Tishmal is the moniker of local singer-songwriter Rachel Brockbank, whose debut project dropped in early 2018. She disscusses her path toward music, explains the origins and meanings of her new songs, and her participation in the Les Femmes De Velour festival on this episode of Soundwaves.

The name “Tishmal” was originally given to her at a younger age by her father.  Meaning “hummingbird” in the language of the Luiseño tribe, Brockbank uses this name as a tool to connect her music to her heritage. According to Brockbank, earning a native name is a rite of passage in her culture, and she continues the connection she has to the name through her recorded music.

Though she was originally studying to be a doctor, she decided to change her path. While she has always found (and continues to find) a draw toward healing people, she felt a dissonance with the rigid structures of medical school. Only after finding a piano in the basement of a campus building did Brockbank realize her true calling—catharsis through music. She would eventually turn to playing piano and singing as a respite. “Music can be something that can really help people. It’s been cathartic for me, so having that click in my head made it less terrifying.”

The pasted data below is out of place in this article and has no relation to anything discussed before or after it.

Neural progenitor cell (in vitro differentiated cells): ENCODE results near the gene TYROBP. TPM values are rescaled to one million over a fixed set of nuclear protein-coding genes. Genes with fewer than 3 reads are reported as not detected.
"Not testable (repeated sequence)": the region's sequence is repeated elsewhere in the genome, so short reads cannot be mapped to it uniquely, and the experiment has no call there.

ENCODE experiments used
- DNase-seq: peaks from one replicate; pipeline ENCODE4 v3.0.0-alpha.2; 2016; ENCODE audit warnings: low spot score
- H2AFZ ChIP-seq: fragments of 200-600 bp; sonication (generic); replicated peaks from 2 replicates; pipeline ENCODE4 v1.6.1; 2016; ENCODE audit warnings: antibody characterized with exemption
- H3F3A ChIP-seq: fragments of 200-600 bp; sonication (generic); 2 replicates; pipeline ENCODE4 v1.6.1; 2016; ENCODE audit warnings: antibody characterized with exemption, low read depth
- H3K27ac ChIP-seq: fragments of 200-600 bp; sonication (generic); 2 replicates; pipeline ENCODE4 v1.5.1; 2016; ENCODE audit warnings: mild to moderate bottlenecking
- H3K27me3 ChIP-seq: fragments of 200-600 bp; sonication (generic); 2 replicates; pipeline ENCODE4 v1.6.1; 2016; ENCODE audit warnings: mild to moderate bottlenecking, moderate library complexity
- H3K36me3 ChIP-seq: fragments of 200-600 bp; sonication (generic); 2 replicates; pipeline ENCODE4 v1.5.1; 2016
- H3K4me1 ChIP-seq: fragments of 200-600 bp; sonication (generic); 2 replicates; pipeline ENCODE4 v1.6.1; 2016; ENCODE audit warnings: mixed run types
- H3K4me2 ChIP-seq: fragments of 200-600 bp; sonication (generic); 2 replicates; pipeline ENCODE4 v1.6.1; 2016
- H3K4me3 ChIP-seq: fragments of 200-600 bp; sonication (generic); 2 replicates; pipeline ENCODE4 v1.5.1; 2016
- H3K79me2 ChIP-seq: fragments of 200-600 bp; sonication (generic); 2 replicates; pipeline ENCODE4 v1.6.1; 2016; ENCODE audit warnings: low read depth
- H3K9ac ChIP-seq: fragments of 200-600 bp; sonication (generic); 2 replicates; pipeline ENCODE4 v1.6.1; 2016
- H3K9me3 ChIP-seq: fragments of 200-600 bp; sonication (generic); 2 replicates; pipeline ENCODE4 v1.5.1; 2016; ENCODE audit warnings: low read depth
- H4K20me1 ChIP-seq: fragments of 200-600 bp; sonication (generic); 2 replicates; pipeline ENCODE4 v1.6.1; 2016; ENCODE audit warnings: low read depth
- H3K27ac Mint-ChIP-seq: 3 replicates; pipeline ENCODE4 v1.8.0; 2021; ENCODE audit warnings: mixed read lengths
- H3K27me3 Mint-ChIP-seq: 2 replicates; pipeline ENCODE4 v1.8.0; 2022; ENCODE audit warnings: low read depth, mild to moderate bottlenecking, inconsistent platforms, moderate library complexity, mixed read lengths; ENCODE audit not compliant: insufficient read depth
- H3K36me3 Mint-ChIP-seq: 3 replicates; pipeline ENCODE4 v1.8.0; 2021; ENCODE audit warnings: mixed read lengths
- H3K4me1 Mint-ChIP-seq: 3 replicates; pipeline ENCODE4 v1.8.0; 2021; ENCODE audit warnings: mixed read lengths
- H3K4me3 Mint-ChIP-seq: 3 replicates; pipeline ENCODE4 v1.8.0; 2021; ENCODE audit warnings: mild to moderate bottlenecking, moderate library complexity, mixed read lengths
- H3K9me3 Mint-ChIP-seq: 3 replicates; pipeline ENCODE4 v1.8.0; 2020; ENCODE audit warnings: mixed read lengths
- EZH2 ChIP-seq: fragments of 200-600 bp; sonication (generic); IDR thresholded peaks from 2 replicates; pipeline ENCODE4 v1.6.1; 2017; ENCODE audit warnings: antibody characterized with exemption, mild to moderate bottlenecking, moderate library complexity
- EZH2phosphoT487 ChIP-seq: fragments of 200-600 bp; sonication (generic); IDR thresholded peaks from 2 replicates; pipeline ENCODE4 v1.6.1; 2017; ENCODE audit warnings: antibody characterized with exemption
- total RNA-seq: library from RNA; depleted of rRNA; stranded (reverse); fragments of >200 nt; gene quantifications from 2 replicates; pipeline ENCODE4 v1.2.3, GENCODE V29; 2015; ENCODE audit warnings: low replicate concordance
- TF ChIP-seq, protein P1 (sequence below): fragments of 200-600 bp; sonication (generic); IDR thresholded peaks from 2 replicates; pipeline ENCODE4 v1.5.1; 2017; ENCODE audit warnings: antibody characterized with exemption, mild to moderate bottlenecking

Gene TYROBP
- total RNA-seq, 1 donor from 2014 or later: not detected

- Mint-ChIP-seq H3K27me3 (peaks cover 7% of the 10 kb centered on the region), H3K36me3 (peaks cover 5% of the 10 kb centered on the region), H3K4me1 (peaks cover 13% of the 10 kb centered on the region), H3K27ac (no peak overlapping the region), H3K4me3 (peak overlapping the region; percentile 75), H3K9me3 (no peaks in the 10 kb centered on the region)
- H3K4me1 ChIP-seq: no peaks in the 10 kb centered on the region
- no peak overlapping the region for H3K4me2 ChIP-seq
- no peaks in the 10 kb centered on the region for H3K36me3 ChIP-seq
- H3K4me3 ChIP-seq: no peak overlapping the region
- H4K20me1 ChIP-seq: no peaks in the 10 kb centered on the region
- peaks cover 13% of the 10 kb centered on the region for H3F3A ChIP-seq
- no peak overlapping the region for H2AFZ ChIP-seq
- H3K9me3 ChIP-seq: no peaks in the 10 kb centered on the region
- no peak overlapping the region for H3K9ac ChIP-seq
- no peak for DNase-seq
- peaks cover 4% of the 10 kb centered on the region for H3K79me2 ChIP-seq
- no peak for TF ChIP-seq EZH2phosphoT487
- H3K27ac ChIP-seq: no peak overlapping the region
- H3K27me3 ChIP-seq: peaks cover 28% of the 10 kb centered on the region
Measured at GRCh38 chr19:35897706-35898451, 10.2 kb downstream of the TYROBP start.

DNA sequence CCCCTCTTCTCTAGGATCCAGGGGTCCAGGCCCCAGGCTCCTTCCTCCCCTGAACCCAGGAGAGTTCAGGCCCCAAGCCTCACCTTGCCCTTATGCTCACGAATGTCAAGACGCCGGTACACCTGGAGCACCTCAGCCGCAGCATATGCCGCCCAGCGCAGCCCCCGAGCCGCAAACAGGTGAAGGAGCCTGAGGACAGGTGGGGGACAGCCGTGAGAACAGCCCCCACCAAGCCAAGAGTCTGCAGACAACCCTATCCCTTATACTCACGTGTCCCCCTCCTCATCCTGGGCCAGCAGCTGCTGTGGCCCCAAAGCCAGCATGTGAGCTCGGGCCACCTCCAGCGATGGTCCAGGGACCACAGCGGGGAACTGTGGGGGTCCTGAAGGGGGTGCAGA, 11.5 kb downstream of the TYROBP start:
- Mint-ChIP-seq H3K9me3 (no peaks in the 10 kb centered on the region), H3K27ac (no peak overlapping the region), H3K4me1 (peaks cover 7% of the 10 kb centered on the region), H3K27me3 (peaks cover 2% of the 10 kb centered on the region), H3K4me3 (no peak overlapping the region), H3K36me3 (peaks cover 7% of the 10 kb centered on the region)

Tishmal will be playing the Les Femme De Velour music festival on Friday, Feb. 23, at Club Velour in Provo alongside many other talented women. “It’s so important to have those visible role models that you can look to as an example and for inspiration,” she says. “There’s just so much talent here in Utah, and it’s cool to highlight it.”

Tishmal’s music is available on her website, tishmal.com, and it’s easy to keep up with her on her Instagram: @Tishmal.Music.


Thanks for listening to SLUG Mag Soundwaves.

  • This podcast was created by SLUG Magazine and produced by Angela H. Brown, Secily Anderson
  • Associate Producers: Alexander Ortega, Joshua Joye, John Ford, Kathy Rong Zhou
  • Executive Producer: Angela H. Brown
  • Music by Tishmal
  • Soundwaves logo and art design by Nicholas Dowd
  • Technical design by Matthew Rasmussen
  • Photo courtesy of Tishmal